When you think about the East Coast in September, what comes to mind? Crisp cold mornings, leaves starting to change colors, long rain falls during the day, or even a star filled night sky by a warm fire? For me it's all of those things plus it's finally time once again for the famous East Coast Gypsy Run. On the Gypsy Run it's safe to say that camaraderie, friendship, ingenuity, and life long memories are just a handful of things you will encounter on this great adventure. Pretty safe to say I have never been anywhere else where I have met and made so many life long friends. I think it has to do partially with the only real rule you have to follow on the Gypsy Run. "Don't be a dickhead" - Walter G.
Kat and I rode four hundred plus miles to Jay and Virgina's house the day before the run, friends we met on Gypsy Run 7. Three hundred miles of the trip was completely in the rain, which made for a pretty dreary and tiring first day of traveling. It never would let up, it just got worse and worse the closer we got to New Jersey, almost as if we were following the storm.
The next morning felt like Christmas though, we were all really tired, cheerful, and extremely excited to get on the road to Cool Beans International Coffee and Teas where the run launches. Upon arrival, both sides of the street were packed with bikes and anxious people awaiting the "kickstands up" to be called on the megaphone.
The run kicked off around 10:00 am, there was probably over 100 bikes in the first group. Some smaller groups stay back and do their own run, but this year we decided to ride with the first group.
The first day of the run went from Oradell, NJ up to Woodstock, NY and then to the Landers River Trips campground which is right off the Delaware River. The run is always in the same area of New York, New Jersey and Pennsylvania but there are always new roads to explore. It never feels like the same run but familiar in a way of the area. This was our third year and many of the roads were foreign to me; it made for some real fun and excitement. This years newest feature to the run was a GPS tracking and mapping app that was integrated to work with Gypsyrun.com. If you were to get lost and had some type of cellphone reception, you could find the main pack again just by pulling it up in the Maps category of the site. When you pull it up you can see a little motorcycle stick figure moving on a map and the line taken, which is saved so anyone can take that same route later in time. Brilliant stuff really, from our friend who designed it Ace Goulet, who was stuck being the human GPS the whole weekend. No good deed goes unpunished, I'm not sure it was much punishment though.
The first night was killer, stars shined forever and fires didn't burn out till the morning sunrise.
The second day was pretty cold, dreary, and eventually a soggy wet mess. Some groups went home early to try and avoid the rain that would inevitably fall for the rest of the day. Others stuck it out, did some small runs on their own and explored all the Catskill Mountain's have to offer. Kat and I discovered and Native American battle ground just a few miles away from our camp, it was really incredible to think about and see. When we returned from our own little ride, the rain started to fall harder and harder, creating small lakes all over the campground. The shenanigans of minibike races, axe throwing, and alcoholic beverages distracted pretty much everyone from really ever caring on how much rain fell.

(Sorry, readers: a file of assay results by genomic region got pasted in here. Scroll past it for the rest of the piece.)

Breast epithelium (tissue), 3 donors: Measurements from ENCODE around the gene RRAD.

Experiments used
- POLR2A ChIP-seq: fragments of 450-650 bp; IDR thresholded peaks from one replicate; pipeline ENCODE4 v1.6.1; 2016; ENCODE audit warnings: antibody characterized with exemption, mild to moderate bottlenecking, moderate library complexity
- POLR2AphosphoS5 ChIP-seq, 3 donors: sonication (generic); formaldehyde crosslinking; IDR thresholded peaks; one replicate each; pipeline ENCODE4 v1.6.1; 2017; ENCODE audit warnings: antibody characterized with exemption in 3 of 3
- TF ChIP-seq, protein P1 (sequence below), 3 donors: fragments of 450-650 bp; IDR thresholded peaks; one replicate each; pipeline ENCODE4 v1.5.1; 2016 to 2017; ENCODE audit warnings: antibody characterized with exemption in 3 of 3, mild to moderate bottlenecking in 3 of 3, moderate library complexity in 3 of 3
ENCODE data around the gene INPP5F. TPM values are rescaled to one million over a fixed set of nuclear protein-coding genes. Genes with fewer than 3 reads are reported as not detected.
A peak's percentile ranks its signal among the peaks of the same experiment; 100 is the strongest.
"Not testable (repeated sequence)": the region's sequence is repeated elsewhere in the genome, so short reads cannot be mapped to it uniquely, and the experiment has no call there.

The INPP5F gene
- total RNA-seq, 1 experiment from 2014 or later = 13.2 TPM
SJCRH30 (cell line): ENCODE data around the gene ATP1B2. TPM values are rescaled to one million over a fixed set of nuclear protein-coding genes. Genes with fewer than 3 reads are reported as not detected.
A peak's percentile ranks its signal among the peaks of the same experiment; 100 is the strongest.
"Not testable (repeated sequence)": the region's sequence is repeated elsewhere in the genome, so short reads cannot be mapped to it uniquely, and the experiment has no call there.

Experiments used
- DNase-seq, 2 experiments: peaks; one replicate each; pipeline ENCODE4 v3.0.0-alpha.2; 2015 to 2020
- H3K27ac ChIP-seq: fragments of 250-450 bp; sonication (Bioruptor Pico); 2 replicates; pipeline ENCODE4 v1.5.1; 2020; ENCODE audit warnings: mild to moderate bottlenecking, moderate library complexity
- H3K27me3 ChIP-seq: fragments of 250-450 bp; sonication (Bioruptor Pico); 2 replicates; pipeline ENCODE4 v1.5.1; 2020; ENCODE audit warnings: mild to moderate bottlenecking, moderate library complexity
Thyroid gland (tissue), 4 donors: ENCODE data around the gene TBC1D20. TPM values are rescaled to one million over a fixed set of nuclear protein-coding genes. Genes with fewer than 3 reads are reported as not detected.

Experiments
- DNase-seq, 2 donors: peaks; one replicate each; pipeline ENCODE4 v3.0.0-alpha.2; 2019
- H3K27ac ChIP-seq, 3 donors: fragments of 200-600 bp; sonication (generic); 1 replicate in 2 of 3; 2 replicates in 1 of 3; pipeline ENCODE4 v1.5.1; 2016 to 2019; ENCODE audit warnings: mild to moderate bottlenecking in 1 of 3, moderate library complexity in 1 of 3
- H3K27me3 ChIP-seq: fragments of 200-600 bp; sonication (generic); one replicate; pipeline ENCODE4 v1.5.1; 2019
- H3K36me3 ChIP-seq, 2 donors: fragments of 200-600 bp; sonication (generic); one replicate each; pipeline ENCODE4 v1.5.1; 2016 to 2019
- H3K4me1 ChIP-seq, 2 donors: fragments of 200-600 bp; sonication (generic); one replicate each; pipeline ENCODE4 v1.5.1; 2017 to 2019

Let's not forget to mention I had to move our tent out of a thirty foot lake in the middle of the night. I took my shoes off and pulled the bottom leg parts of my jeans over my knees all hobo like, then dragged our tent up hill to more solid ground. I did most of this blind because my wife thought it would be a better idea to shine the flashlight every direction, other then where it needed to be. Let's just say I had a ton of fun. I couldn't believe most of our stuff stayed dry though. Well, almost everything, all of my clothes were soaked due to the fact I am really dumb and left them outside of my motorcycle bag. "It never rains on the Gypsy Run" - says no one ever, because it ALWAYS rains each and every year. It just wouldn't be the same without it.
I always see the Gypsy Run as way longer run than just two days. It's more like a four day adventure full of unexpected twists and turns. The 500 mile ride from Cleveland, the two days of partying and riding with the massive group and then the ride back home. The Gypsy Run is more then just a run, it's a place to discover new roads, friendships, and yourself. When it's all said and done you walk away with tons of stories and the biggest smile on your face knowing you just did something really amazing. I love the Gypsy Run and would never change a thing, wet clothes and all.
"If the Gyspy Run was easy it would be the El Diablo Run!" - Walter G.
One of the best stories from this year's run was, our friends Jay Cagney and Virgina Hall got engaged on Saturday during their own little run! Congrats again guys and I wish you nothing but the best in your future together.
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